About 1970 Convention

The UNESCO 1970 Convention

The 1970 Convention on the Means of Prohibiting and Preventing the Illicit Import, Export and Transfer of Ownership of Cultural Property urges States Parties to take measures to prohibit and prevent the illicit trafficking of cultural property. It provides a common framework for the States Parties on the measures to be taken to prohibit and prevent the import, export and transfer of cultural property.

The return and restitution of cultural property is central to the Convention and its duty is not only to remember but to fundamentally safeguard the identity of peoples and promote peaceful societies whereby the spirit of solidarity will be strengthened.

Thus, the 1970 Convention is fully in line with the Sustainable Development Goals defined in the United Nations 2030 Agenda.

The historical context

By the 1950s, more States were gaining independence. These young nations sought to create an international treaty to combat the illicit trafficking of cultural property. Their concern was mainly related to the growth of the black market during this time and, in particular, to the dismemberment of monuments and ancient sites to meet the demand.

The 1970 Convention was thus submitted to the 16th session of the General Conference of the Organization in 1970 and adopted on the14th of November that year.

This Convention has made UNESCO a pioneer in the fight against the illicit trafficking of cultural property.



The 1970 Convention gives a central role to prevention. Essential to the fight against illicit trafficking of cultural property, prevention can in particular consist of :

  • the regular establishment of inventories;
  • the establishment of export certificates;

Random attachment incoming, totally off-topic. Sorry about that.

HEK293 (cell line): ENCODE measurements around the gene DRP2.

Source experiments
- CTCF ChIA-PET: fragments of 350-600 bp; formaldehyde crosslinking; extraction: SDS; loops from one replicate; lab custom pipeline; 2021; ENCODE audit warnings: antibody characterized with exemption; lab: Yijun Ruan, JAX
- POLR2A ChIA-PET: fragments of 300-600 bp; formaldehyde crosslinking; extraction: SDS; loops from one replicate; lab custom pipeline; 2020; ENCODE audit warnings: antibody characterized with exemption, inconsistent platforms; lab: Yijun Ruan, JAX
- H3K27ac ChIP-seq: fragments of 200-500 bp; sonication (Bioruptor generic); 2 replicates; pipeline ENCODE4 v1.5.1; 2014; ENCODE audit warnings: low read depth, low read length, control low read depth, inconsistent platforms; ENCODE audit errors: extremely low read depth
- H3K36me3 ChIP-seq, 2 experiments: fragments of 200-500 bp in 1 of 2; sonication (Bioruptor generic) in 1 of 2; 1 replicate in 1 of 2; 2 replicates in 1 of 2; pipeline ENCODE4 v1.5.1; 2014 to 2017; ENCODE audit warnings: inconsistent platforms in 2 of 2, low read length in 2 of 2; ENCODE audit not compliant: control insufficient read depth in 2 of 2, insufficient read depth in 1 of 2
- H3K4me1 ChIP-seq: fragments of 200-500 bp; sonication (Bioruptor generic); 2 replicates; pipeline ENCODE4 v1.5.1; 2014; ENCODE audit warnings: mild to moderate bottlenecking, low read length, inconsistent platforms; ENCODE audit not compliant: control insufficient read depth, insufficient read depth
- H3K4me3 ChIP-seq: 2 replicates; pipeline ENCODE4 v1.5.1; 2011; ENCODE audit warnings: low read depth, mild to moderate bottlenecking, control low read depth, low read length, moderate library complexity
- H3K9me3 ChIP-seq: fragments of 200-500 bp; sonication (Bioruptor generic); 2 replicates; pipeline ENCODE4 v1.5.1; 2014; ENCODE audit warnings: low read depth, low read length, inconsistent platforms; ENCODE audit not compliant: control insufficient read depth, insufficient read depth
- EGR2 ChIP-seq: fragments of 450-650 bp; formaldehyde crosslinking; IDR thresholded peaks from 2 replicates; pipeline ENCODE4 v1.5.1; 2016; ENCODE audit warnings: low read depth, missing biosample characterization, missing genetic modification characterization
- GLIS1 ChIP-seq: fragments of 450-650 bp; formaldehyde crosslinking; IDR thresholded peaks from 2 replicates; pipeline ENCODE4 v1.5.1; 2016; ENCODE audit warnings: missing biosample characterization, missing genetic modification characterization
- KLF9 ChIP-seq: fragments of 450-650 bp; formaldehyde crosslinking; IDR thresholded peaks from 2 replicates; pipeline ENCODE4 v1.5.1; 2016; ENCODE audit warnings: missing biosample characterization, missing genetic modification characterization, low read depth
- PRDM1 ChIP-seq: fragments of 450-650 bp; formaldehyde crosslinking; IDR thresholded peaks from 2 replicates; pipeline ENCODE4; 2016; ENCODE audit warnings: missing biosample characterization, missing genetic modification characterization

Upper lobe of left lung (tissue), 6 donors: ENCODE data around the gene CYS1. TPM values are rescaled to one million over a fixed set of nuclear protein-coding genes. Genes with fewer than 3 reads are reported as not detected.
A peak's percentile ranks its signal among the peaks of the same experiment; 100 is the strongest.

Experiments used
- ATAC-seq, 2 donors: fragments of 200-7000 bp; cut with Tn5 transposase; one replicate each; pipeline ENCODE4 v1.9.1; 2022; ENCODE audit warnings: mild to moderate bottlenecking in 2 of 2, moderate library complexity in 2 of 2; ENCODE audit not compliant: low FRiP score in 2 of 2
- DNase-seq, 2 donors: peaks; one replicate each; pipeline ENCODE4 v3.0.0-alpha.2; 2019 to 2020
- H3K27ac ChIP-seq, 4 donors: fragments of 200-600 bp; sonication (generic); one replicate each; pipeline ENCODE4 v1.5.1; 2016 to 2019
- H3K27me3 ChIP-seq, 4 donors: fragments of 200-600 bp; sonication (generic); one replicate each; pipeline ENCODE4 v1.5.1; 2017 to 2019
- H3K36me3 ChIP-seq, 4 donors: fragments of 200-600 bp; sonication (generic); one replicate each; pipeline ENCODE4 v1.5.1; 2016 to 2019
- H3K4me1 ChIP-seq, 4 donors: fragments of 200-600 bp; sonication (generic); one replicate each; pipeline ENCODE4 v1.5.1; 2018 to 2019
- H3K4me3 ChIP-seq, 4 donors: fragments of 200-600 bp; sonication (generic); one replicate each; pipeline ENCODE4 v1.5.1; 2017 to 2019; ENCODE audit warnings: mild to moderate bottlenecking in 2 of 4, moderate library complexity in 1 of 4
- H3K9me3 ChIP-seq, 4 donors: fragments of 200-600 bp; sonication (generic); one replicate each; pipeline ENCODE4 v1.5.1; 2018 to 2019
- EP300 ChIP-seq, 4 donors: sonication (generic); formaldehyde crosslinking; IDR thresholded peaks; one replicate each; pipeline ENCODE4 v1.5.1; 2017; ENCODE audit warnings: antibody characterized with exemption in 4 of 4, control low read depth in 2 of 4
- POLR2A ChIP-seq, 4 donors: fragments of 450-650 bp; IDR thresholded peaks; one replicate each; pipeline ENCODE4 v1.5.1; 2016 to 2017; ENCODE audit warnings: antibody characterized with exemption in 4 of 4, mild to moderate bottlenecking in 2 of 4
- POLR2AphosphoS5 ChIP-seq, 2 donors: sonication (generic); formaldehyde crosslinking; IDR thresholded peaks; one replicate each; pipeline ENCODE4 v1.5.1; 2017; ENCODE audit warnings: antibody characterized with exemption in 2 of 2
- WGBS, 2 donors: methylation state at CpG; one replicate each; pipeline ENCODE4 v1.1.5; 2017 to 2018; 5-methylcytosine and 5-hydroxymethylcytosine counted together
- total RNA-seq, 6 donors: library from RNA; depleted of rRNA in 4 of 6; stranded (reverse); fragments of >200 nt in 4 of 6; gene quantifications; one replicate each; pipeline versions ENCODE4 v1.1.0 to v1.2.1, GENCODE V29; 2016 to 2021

• the application of controls and approval of traders;
  • the application of criminal or administrative sanctions;
  • the organization of information and education campaigns.


Articles 7 and 13 of the 1970 convention provide the provisions for restitution.

For objects inventoried and stolen from a museum, public or religious monument, or a similar institution, article 7 paragraph (b) (ii), provides that States Parties should undertake appropriate measures to seize and return any cultural property stolen and imported. Article 13, states that parties are responsible at the national level in term of restitution and cooperation.

International cooperation

One of the guidelines of the 1970 Convention is the strengthening of international cooperation between States Parties.

Article 9 of the Convention commits States Parties to participate in any concerted international operation. It provides for the possibility of more specific actions within the framework of international cooperation such as the negotiation of bilateral treaties on the basis of Article 9 or the control of the export, import and international trade of cultural property.

In order to be more effective in the fight against the illicit trafficking of cultural property, UNESCO asked the International Institute for the Unification of Private Law (UNIDROIT) to study private law questions that are not directly dealt with by the 1970 Convention. The Convention on Stolen or Illegally Exported Cultural Objects (1995), supplements that of 1970 in terms of private law.